How did you get started in the media tech industry?
I suppose I was born into it. My father founded Ross Video when I was nine years old. I still remember him in the basement of our house working at a drafting light table designing circuit boards in the evenings as we all watched TV together as a family. My father is an electrical engineer and I was one of Canada’s first computer engineering graduates. When I graduated, I wanted to work for NASA as a first choice. My mother said, “You’ve hurt your father by not wanting to join the business”. I responded, “But he’s told me dozens of times that I was on my own and had to find my own way in life.” My mom said, “You didn’t believe him, did you?!” And so, I joined a small Ross Video that had about 25 employees and set about doing something with it.
How has it changed since you started your career?
Well, I’ve seen us go from analogue to digital, to HD, to 3G, to 12G, IP and now Cloud. I suppose it’s changed a little bit. The workflows have changed quite a bit as well, rooms full of operators pressing buttons in live news has shifted to one person with a mouse running automation solutions like OverDrive. Servers have replaced tape. Independent TV stations around the world have been replaced with giant groups. It’s been quite the ride.
If you could change one thing about the media tech industry, what would it be?
Not a lot. I like how our industry is as high-tech as other IT industries but smaller and friendlier. It’s easier to know who all the major players are and develop real relationships, but it’s big enough to get some reasonable scale and develop cool products. Okay, maybe we can change one thing. It would be nice if we stopped doing standard definition everywhere in the world. Seriously, that can go away any time now!
How inclusive do you think the industry is, and how can we make it more inclusive?
It’s not inclusive enough – no industry is ever inclusive enough. We can always do better. To make it more inclusive we just need to be ever more understanding and creative – I recently saw some wonderful unisex bathroom labels at Sky in the UK for example that made me smile. We also need to get more women to enter the technical side of things which is a massive challenge for society to support at every level.
How do we encourage young people that media technology is the career for them?
I think they simply need to be more aware of our industry as an option. In the past year we started reaching out to the local universities and with surprisingly little effort became co-op employer of the year for Canada’s capital city of Ottawa. We also started offering tours to students and they’d come in groups of 20 or 30 totally stunned by how cool our industry is behind the scenes. Now with Covid-19, the schools are asking us to continue with virtual tours. Our industry is amazing – that makes getting their attention and appreciation so much easier.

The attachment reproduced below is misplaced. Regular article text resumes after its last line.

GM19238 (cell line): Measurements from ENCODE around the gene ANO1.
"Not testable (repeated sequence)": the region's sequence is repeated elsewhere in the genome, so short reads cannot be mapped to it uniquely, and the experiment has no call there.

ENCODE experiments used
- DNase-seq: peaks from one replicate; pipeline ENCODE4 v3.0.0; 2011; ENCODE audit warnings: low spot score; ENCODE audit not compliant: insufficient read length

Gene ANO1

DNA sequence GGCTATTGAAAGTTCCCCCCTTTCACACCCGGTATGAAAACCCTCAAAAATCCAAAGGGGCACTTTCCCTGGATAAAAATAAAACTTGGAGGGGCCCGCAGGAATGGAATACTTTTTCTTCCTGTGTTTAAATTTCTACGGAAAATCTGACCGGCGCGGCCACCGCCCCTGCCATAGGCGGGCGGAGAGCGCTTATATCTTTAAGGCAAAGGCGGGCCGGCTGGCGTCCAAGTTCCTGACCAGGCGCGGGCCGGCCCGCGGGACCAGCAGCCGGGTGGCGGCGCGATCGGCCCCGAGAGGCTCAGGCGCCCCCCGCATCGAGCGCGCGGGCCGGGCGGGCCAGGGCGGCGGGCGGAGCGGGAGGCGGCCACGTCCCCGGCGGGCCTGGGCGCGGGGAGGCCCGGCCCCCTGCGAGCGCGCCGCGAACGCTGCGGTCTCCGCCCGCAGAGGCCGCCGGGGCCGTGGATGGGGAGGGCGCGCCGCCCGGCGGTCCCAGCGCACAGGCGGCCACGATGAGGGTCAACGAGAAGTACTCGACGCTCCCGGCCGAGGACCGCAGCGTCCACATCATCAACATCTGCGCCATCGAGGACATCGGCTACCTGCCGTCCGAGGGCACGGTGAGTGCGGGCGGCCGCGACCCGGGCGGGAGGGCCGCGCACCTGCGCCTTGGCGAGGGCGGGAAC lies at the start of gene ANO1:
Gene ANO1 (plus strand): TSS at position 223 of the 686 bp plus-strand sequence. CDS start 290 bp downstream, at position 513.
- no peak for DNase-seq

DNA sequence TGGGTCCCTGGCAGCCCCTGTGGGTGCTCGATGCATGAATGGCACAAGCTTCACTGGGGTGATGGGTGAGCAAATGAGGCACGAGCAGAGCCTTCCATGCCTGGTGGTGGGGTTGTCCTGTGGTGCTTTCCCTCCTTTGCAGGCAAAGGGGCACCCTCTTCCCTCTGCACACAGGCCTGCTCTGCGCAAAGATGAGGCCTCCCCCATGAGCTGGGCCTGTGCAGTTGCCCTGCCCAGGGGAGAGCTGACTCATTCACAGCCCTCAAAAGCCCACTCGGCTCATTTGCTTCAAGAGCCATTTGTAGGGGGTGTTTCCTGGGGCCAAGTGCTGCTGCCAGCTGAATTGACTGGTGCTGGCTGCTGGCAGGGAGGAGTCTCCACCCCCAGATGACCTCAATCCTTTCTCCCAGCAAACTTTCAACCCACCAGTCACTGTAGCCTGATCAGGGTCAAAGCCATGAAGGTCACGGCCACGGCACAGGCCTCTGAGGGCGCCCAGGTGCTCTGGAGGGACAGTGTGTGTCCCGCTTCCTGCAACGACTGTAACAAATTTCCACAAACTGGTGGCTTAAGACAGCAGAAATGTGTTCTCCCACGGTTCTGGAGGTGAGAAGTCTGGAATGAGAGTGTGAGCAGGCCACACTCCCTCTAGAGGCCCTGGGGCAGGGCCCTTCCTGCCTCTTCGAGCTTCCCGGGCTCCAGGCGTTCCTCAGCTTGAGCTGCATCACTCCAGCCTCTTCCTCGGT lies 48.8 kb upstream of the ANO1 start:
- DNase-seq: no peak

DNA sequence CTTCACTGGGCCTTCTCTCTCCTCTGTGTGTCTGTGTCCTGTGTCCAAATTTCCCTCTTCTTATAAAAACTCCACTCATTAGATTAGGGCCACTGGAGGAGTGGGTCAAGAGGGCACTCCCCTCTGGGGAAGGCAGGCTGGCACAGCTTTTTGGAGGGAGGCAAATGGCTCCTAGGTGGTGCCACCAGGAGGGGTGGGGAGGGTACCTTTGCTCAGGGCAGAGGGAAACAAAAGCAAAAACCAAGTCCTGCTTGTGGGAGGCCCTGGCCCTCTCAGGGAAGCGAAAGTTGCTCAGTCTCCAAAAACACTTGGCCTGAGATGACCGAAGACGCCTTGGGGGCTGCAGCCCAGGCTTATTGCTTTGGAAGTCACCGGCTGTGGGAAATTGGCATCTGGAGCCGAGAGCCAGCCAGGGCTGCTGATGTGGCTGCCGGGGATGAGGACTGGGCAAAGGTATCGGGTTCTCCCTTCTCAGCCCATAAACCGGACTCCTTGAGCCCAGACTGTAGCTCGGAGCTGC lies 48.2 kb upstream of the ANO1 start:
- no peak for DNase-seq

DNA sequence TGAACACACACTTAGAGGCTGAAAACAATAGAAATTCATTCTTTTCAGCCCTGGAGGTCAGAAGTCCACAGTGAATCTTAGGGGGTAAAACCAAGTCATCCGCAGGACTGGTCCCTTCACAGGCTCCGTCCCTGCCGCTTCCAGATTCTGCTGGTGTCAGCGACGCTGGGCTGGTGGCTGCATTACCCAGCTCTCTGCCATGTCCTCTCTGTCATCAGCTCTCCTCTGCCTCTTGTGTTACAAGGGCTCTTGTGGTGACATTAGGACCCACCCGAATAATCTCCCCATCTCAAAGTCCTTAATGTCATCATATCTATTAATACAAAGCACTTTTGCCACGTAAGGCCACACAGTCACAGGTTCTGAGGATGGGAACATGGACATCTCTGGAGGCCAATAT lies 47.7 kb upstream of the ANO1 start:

Where do you think the industry will go next?
Next, our industry will go in every direction at once. We’re going to see HD last for a very long time, but UHD and HDR will have a solid place as well. SDI, and 12G SDI will last longer than anyone imagined, and IP will gain broader appeal and get ever easier to use while becoming more cost-effective. On-prem facilities will continue to exist for strategic and economic reasons, and Cloud will pick up steam (pun possibly intended). We will see traditional broadcasters evolve and adapt to changing personalised viewing habits, and we’ll see new and interesting content creators appear, much like esports has.
What’s the biggest topic of discussion in your area of the industry?
A month ago, it would have been the technical merits of different approaches to SDI, IP, virtualisation and Cloud. Today, it’s about the lack of content that’s being created in venues and the lack of sports and live events for the broadcasters to air. We’re all wondering about which customers and suppliers will be here next year and how different the world will be at that time.
What should the industry be talking about that it isn’t at the moment?
We need to figure out how to hold our people and infrastructure together to come out the other side of Covid-19 as intact as possible. The freelancers are going to find other work in other industries, the teams and venues are going to struggle to stay solvent, the broadcasters have paid for rights to air events that don’t exist, the suppliers suddenly have excess capacity that needs to be protected for the future. I hope we continue to innovate as an industry working together to solve these challenges because it’s more apparent than ever before that we all need each other.
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